Abnormal Uterine Bleeding

Mae Ellen Kelver, M.D.



Differential Diagnosis


One of the more common diagnoses of patients with abnormal uterine bleeding that we see in the clinical setting and in the operating room is uterine fibroids.  Patients with submucosal fibroids may have metrorrhagia (intermenstrual bleeding).  Menorrhagia (heavy menses) also may be experienced by patients with uterine fibroids.


In the emergency room setting ectopic pregnancy should be ruled out as causing abnormal bleeding.  Patients with ectopic pregnancy may present with delayed menses, spotting, or heavy bleeding along with pelvic pain, acute abdomen, shoulder pain (referred from irritation of diaphragm), unstable vital signs and acute anemia.




The most common reason for patients' abnormal uterine bleeding is anovulation.  The term dysfunctional uterine bleeding applies to abnormal bleeding from the uterine endometrium that is unrelated to blood dyscrasias such as thrombocytopenic purpura and Von Willebrand disease or anatomic lesions of the uterus such as uterine fibroids, endometrial polyps, cancer and abnormal pregnancies.  Causes of abnormal bleeding related to pregnancy include threatened and spontaneous abortions, molar pregnancies, abruption, previa, postpartum uterine atony and retained products of conception.


In anovulatory patients with irregular heavy bleeding the endometrial biopsy usually is proliferative.  The anovulation may be due to an immature hypothalamic-pituitary axis as anovulatory cycles are common for 1-2 years post menarche.  Anovulation is also part of the classic triad associated with polycystic ovary syndrome.  The triad also includes hirsutism and obesity.  With psychologic stress and vigorous exercise, the hypothalamus may be affected with a reduction in gonadotropin releasing hormone (GnRH) secretion and resultant anovulation.  Patients with incipient ovarian failure may also experience anovulatory cycles before complete amenorrhea occurs.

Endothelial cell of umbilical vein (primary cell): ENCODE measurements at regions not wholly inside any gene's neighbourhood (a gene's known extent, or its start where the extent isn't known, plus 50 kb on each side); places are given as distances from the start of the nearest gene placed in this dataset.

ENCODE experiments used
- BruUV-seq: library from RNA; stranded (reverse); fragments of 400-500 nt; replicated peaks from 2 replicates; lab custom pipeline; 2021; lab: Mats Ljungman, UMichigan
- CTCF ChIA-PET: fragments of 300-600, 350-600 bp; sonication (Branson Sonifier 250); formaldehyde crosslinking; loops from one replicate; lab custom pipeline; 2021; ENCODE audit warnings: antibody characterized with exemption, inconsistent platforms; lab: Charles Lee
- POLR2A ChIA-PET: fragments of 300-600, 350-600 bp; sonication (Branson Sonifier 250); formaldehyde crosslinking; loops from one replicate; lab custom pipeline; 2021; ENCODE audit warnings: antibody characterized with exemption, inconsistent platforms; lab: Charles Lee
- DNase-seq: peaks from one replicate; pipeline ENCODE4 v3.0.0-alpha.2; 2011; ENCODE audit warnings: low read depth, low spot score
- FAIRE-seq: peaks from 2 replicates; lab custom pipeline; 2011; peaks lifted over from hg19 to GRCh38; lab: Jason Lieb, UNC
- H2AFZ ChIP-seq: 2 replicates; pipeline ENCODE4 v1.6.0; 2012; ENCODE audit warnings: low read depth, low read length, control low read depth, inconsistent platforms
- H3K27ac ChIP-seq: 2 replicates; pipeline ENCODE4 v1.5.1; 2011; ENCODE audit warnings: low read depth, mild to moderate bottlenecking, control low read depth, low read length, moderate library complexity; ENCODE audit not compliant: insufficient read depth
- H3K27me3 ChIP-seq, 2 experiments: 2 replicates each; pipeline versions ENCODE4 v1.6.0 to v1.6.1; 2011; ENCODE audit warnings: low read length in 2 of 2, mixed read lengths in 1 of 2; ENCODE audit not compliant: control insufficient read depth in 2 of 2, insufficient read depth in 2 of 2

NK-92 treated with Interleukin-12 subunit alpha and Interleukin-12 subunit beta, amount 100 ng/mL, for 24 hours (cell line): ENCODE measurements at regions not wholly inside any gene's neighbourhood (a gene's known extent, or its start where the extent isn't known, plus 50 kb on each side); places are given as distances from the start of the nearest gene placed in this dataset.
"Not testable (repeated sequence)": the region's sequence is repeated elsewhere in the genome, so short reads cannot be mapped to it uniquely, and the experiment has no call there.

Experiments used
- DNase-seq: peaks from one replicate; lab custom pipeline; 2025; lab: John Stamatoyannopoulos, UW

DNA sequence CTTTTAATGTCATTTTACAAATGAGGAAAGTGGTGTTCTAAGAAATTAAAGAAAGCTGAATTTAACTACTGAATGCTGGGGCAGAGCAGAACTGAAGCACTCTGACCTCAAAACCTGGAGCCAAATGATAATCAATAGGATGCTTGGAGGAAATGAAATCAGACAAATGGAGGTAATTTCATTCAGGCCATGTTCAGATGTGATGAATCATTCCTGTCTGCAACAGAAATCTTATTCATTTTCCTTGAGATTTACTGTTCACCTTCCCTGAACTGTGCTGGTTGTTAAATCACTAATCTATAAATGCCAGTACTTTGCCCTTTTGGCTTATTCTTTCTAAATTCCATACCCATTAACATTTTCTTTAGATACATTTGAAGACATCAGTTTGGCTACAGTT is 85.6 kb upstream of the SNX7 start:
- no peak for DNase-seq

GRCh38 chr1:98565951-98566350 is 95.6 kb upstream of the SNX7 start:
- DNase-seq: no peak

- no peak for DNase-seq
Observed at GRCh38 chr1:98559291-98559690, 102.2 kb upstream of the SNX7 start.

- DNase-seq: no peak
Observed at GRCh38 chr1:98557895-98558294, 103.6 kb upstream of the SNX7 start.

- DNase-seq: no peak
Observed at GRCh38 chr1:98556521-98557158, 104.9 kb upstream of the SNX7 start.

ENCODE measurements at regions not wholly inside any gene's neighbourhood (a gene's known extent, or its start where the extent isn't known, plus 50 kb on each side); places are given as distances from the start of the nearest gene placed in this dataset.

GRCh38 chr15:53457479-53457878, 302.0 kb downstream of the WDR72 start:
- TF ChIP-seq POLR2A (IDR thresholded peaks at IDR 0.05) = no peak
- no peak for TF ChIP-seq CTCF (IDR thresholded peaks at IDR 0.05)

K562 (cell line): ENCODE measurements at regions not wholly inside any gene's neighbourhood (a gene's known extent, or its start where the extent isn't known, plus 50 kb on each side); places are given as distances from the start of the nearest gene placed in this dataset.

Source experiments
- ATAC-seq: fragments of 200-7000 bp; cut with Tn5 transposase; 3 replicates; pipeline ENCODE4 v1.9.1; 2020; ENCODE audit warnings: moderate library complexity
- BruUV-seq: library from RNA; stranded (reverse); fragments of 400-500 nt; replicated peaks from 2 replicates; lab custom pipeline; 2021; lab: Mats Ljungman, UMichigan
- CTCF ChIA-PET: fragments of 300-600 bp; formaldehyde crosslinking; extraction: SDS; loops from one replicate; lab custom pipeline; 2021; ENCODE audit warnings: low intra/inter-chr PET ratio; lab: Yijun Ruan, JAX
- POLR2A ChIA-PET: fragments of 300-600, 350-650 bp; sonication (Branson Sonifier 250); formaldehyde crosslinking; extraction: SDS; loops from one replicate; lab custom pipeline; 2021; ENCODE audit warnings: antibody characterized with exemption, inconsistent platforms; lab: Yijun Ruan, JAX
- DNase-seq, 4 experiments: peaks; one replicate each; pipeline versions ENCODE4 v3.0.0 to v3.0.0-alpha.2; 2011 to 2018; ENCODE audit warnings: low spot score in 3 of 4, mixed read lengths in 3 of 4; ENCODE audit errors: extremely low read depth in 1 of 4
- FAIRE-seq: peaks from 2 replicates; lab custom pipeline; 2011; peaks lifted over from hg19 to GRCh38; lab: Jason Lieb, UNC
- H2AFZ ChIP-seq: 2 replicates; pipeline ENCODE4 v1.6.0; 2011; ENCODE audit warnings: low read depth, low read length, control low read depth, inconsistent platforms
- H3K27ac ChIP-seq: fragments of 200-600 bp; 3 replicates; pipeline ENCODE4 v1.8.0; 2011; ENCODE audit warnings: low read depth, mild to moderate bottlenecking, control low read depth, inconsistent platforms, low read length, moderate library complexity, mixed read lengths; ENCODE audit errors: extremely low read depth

In less than 15% of patients with dysfunctional uterine bleeding (DUB) the patient is ovulatory and has secretary endometrium when biopsied.  The abnormal bleeding in these patients may be due to the mid cycle estrogen withdrawal, polymenorrhea (short menstrual cycles), or short luteal phase (less than 12 days).  In adolescents with abnormal bleeding, up to 20% will have a coagulopathy.


The history obtained should include a menstrual history with details of menorrhagia, metrorrhagia, and oligomenorrhea (cycles greater than 35 days) and postcoital bleeding.  Postcoital or contact bleeding may occur as a result of cervicitis or even cervical cancer.  In the social history, exposure to STD/HIV may be elicited as well as alcohol abuse, emotional stress or vigorous exercise.


Medications such as anticoagulants, antibiotics, oral contraceptives, morphine, reserpine, phenothiazine, monoamine oxidase inhibitors, anticholinergic drugs and aspirin may also cause abnormal bleeding.  Any systemic illness may contribute to abnormal bleeding eg both hypothyroidism and hyperthyroidism may cause anovulatory bleeding as well as hyper- or hypo-andrenalism.


A family history of polycystic ovary disease or of a coagulation disorder might be obtained.


On physical exam obesity and reduced body fat, both, may cause anovulation.  Hirsutism and acanthosis nigricans (hyperpigmented thickened areas in folds of skin) may be associated with polycystic ovary disease.  Galactorrhea may occur with hypothyroidism and hyperprolactinemia.  Abdominal or pelvic masses and tenderness as well as signs of virilization including clitoromegaly, temporal balding, deepening of the voice may be present.


Laboratory evaluation should include CBC if there is heavy or prolonged bleeding, serum bHCG for reproductive-aged women, and TSH and prolactin for anovulatory women.  If the patient is hirsute, testosterone and DHEA-S levels may be helpful.  Coagulation studies may be necessary.


Vaginal and or abdominal ultrasound may note uterine fibroids, endometrial or endocervical polyps, adenomyosis, endometrial hyperplasia or cancer, ovarian cyst or tumor, and retained IUD.  Adenomyosis is the presence in the myometrium of endometrial glands and stroma, and is more common in patients in their 40's.  It may present with menorrhagia, dysmenorrhea and an enlarged tender uterus.

An abdominal USG shows a calcified uterine fibroid (Scan 1).


An endometrial biopsy is done to rule out hyperplasia or adenocarcinoma in a patient with long term anovulation (Scan 2).


In a patient who is also infertile, a hysterosalpingogram (HSG) may be normal with no intrauterine filling defects and with tubal patency and dispersion of dye into peritoneal cavity (Scan 3).


A large irregular intrauterine filling defect in this HSG results from a uterine fibroid (Scan 4).